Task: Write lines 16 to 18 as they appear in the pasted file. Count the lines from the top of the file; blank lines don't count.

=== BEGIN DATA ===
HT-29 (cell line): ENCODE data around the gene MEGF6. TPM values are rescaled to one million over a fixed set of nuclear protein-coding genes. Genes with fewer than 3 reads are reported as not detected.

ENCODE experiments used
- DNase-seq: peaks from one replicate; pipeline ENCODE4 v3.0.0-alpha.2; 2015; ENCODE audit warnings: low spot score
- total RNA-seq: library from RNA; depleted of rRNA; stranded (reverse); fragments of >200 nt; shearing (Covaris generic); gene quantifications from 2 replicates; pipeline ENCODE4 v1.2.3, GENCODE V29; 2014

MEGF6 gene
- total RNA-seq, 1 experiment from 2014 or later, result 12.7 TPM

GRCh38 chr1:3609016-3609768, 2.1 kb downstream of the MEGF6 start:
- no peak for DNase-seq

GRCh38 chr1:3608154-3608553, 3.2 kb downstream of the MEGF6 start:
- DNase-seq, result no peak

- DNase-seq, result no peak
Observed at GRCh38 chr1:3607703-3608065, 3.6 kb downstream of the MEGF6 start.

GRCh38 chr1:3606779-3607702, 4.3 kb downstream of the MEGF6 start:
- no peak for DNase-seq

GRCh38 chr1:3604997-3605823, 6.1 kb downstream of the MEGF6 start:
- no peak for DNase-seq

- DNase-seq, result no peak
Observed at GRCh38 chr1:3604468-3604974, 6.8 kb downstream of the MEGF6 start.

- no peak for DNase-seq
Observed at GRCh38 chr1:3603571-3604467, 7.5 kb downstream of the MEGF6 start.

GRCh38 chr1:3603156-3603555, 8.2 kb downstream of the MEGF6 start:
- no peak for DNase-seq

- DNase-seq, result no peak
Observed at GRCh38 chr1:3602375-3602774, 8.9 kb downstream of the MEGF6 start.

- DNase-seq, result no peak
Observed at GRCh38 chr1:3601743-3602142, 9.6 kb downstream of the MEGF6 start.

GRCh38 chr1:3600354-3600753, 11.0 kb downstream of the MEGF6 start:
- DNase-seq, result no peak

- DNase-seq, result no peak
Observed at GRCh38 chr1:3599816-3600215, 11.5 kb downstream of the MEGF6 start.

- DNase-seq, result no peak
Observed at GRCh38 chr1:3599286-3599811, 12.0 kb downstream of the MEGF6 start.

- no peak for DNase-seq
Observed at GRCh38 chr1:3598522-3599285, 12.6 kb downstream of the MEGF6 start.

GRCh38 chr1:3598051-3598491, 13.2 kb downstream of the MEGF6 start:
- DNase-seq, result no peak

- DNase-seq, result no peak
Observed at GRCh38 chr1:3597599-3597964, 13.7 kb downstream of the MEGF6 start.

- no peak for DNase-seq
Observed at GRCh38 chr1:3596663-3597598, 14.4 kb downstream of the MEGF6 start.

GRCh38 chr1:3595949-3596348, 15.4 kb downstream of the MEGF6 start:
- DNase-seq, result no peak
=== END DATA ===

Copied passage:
- no peak for DNase-seq

- DNase-seq, result no peak
Observed at GRCh38 chr1:3604468-3604974, 6.8 kb downstream of the MEGF6 start.